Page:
Our feet are very important parts of our body. They provide a platform so we can move around, and they provide our body with the balance we need to perform many tasks. We take them for granted and don’t pay much attention unless they start to hurt.
They certainly get our attention if we develop a corn from wearing the wrong shoes, stub a toe, or break a nail past the quick. But there are other things than can create long-term foot pain. For these reasons, it’s important to know what is happening to our feet that is causing us pain.
Possible causes of foot pain include:
- Tarsal tunnel syndrome
- Plantar fasciitis
- Myofascial pain
- Other causes
Tarsal Tunnel Syndrome
A tunnel through the bones in our feet provides a passageway for nerves, tendons, and vessels. When the bony tunnel is narrowed from such things as arthritis, fracture, surgery, or bone displacement, the tibial or plantar nerves are compressed and that causes the pain of tarsal tunnel syndrome.
Plantar fasciitis is characterized by inflammation of the thick, fibrous band of tissue that extends from the heel of the foot to the toes supporting the muscles of the bottom of the foot. This acts like a shock absorber and helps our feet function properly. When the plantar fascia becomes overstretched, tiny tears can riddle its surface, and the associated inflammation causes swelling and pain… In some cases, plantar fasciitis can mimic myofascial trigger points or be the cause of them. (Cooper and Miller, 2010.)
Plantar fasciitis is more common in people who are on their feet a lot, which causes tightening of the calf muscles. High arches have also been associated with plantar fasciitis.
Metatarsalgia is pain of the metatarsal bones (the name of the bones in our feet) and occurs at the ball of the foot. The ball of the foot is made up of five joints that allow us to bend our toes for locomotion. We use this part of the foot repeatedly all day long. When weight distribution is affected, such as having high arches or hammertoes, there is a higher likelihood of experiencing this pain.
Over time, guarding of pain in our feet can create many problems. Other muscles pick up the workload to compensate for changes in the way we walk, and they try to make up for the workload, such as keeping us balanced. This can cause stress on ankle and leg muscles and lead to other pain disorders such as myofascial pain syndrome (MPS). The telltale signs of MPS are knots in the muscles that you can feel, unless they are in a muscle that is underneath bone or other large muscles. They cause pain in a particular pain referral pattern, and can cause other symptoms as well.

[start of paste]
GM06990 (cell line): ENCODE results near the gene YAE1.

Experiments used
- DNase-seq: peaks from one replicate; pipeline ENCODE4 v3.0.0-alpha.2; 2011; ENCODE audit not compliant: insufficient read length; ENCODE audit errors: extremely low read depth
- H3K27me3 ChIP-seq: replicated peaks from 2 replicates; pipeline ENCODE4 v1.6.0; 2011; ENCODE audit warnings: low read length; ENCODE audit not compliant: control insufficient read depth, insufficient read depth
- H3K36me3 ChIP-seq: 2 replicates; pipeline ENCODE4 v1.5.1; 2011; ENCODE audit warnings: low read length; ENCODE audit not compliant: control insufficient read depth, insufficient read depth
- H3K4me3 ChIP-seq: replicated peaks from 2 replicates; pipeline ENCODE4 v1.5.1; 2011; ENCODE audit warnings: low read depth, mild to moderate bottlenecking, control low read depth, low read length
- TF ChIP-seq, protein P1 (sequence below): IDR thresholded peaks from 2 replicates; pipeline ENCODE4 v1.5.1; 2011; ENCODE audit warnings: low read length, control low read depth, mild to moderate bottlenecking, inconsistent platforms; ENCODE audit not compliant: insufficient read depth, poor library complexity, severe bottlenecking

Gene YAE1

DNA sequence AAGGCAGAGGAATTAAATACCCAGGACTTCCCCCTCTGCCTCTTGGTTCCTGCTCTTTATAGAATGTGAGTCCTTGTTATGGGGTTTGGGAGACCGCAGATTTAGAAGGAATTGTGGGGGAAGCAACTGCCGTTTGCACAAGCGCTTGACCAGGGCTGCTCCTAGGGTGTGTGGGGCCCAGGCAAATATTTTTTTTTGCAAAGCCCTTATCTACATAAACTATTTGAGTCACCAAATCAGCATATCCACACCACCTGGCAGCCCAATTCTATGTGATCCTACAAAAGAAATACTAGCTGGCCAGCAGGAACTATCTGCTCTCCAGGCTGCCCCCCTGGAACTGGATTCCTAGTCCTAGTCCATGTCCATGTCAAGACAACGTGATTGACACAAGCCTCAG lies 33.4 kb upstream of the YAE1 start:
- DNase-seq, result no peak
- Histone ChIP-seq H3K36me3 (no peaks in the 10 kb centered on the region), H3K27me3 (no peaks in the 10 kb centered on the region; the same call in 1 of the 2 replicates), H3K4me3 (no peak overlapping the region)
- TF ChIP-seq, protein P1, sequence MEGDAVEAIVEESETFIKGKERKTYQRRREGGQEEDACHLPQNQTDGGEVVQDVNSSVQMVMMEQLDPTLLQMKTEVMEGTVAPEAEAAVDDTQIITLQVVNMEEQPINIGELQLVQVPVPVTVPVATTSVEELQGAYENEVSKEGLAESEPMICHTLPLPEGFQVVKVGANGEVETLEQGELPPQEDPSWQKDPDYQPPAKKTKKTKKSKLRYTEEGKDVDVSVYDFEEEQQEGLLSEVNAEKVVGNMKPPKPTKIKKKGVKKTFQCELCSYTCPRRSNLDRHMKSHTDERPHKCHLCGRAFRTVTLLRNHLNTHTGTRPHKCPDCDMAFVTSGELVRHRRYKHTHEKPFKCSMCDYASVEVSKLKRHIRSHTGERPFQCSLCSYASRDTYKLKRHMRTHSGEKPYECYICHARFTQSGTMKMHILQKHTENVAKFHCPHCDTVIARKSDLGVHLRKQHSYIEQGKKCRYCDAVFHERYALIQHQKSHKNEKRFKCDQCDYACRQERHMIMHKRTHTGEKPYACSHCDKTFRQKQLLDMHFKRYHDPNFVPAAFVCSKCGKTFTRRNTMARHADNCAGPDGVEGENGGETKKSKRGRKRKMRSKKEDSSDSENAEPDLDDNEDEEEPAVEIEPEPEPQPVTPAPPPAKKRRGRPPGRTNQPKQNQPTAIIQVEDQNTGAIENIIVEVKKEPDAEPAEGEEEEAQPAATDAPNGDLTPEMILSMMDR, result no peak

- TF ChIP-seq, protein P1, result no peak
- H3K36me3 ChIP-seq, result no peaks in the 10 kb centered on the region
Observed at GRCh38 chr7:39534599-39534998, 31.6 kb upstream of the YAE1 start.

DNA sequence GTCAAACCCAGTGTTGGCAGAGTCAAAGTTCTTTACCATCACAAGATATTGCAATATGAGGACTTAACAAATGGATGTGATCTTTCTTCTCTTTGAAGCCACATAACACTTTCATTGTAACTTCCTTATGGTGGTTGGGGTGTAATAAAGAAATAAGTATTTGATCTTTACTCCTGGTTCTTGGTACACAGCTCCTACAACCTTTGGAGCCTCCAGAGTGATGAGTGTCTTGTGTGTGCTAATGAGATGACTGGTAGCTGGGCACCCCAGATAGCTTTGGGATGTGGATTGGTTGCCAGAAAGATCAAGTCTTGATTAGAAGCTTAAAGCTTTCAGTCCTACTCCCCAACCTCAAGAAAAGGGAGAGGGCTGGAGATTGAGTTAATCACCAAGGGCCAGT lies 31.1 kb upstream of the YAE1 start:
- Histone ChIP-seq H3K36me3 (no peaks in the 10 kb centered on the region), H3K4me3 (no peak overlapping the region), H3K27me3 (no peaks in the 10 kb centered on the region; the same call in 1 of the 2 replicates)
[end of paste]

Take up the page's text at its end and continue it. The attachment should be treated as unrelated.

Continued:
More about myofascial pain.
Many things can cause or result in foot pain. They include, but are not necessarily limited to:
- Achilles tendonitis
- Corns, calluses, and blisters
- Foot deformity, flat feet or high arch, bunions, and hammertoes
- Nail disease and ingrown toenail
- Muscle cramps
- Restless leg syndrome
- Acute knee, leg, foot, and ankle injuries
- Plantar warts
- Arthritic conditions that can cause metatarsal joint abnormalities, gout, bone spurs, and inflammation
- Moreton’s neuroma (thickening of the nerves)
- Scar tissue from injury or surgery
- Trauma or overuse
- Diseases that affect the nervous and circulatory systems
- Diseases that affect muscle and motor control
- Some medications
It’s possible that your foot pain could be from an underlying undiagnosed condition. That’s why it is important to discuss your specific symptoms with your physician. In Part Two, “You Are a Pain in My Foot – Reporting Symptoms,” you will read just how to do that.
Celeste Cooper / Author, Health Pro, Advocate
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Cooper, Celeste, and Jeffrey Miller. Integrative Therapies for Fibromyalgia, Chronic Fatigue Syndrome, and Myofascial Pain: The Mind-body Connection. Rochester, Vt.: Healing Arts Press, 2010.
Celeste Cooper, R.N., is a freelance writer focusing on chronic pain and fibromyalgia. She is lead author of Integrative therapies for Fibromyalgia, Chronic Fatigue Syndrome, and Myofascial Pain and the Broken Body, Wounded Spirit: Balancing the See-Saw of Chronic Pain book series. She enjoys her family, writing and advocating, photography, and nature. Connect with Celeste through her website CelesteCooper.com, Twitter @FibroCFSWarrior, or follow her Facebook page.